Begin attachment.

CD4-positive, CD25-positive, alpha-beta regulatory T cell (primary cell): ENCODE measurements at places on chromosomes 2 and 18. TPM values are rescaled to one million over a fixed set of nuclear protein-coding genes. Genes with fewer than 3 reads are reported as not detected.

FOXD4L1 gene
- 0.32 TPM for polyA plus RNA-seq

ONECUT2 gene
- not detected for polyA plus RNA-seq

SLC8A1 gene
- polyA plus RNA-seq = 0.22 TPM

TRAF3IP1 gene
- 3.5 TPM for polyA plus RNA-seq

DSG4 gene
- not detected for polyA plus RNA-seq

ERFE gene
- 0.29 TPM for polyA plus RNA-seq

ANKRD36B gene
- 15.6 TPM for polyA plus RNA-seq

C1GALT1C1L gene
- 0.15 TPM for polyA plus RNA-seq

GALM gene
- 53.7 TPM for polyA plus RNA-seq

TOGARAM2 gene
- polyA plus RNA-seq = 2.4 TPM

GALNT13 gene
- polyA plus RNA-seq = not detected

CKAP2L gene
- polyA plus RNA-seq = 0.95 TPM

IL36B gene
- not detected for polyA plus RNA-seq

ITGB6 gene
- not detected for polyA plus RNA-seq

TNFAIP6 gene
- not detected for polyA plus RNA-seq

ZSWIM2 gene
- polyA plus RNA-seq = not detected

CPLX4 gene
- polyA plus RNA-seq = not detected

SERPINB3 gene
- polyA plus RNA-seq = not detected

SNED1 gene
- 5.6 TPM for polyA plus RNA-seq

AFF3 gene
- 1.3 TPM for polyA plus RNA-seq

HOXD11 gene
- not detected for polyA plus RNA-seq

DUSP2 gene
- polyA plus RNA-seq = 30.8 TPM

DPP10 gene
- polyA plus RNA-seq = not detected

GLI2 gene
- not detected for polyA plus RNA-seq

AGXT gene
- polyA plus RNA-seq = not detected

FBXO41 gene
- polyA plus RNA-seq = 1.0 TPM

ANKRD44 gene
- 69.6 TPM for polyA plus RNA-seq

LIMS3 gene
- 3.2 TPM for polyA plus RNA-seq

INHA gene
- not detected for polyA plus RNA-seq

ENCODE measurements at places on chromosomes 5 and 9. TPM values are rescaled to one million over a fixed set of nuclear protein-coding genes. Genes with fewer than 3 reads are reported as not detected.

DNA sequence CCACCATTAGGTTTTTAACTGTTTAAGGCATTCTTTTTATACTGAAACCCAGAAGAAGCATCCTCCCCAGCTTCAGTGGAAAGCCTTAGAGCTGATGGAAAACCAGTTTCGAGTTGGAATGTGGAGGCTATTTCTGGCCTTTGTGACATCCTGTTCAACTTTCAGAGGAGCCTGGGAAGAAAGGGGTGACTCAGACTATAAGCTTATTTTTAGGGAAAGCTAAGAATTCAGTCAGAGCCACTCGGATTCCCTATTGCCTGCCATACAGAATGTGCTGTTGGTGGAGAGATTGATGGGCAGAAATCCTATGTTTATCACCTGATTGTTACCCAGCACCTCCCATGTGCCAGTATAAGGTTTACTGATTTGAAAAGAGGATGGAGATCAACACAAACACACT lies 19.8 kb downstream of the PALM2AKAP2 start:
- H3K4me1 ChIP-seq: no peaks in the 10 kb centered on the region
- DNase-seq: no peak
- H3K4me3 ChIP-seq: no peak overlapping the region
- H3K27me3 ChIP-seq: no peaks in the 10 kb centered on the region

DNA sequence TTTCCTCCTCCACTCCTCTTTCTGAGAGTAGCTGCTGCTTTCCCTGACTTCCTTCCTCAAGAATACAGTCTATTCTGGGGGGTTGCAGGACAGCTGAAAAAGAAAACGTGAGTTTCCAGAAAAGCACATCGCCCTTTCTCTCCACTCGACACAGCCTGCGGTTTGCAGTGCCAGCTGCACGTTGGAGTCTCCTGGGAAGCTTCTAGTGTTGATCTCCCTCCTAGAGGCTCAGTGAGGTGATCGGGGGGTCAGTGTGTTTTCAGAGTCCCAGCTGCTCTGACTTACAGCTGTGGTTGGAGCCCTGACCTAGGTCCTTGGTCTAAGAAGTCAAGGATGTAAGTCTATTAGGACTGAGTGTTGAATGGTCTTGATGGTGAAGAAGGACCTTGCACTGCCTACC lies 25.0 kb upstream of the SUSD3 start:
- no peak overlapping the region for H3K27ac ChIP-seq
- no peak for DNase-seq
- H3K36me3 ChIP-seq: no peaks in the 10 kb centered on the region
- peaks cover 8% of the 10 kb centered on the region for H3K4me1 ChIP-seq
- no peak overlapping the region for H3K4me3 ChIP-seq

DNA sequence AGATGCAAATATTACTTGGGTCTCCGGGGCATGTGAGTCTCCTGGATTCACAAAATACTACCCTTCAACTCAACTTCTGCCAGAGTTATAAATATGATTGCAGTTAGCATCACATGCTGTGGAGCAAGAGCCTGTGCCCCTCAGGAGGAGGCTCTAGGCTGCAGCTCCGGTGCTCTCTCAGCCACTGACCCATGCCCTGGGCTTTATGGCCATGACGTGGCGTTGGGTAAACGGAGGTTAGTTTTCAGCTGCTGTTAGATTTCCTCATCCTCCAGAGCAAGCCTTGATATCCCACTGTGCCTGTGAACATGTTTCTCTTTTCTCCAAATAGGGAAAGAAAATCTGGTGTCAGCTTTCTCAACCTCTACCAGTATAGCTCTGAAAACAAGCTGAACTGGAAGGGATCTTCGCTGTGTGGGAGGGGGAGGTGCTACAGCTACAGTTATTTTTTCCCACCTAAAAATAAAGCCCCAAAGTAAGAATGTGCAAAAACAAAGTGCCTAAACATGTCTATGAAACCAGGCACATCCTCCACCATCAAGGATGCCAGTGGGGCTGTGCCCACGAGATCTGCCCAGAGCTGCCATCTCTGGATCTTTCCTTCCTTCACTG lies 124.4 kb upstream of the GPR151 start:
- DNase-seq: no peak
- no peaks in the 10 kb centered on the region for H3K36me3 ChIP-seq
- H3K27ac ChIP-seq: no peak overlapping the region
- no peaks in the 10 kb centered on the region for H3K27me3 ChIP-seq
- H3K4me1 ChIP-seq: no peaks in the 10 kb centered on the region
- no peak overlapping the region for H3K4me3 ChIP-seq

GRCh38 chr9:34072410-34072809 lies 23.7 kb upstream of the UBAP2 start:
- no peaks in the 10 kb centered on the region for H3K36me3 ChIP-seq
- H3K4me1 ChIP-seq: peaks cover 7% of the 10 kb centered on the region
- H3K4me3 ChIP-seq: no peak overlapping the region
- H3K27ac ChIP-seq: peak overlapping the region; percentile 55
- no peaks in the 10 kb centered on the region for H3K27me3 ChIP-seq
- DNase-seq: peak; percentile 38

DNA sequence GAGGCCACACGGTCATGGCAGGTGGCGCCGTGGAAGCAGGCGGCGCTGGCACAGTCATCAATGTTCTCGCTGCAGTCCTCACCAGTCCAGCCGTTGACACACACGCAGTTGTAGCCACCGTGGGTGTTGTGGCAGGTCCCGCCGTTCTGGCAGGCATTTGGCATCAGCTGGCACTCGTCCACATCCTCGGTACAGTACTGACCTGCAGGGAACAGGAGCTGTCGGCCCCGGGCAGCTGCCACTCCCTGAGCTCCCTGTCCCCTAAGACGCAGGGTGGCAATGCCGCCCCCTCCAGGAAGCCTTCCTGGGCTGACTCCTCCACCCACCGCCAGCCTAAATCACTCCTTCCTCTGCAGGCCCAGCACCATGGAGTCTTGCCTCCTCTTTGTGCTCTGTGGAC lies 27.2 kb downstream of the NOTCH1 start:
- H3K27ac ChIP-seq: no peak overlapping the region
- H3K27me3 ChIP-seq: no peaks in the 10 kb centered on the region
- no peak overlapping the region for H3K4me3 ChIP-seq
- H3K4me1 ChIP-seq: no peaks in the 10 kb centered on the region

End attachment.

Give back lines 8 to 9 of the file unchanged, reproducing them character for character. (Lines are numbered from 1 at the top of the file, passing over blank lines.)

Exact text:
TRAF3IP1 gene
- 3.5 TPM for polyA plus RNA-seq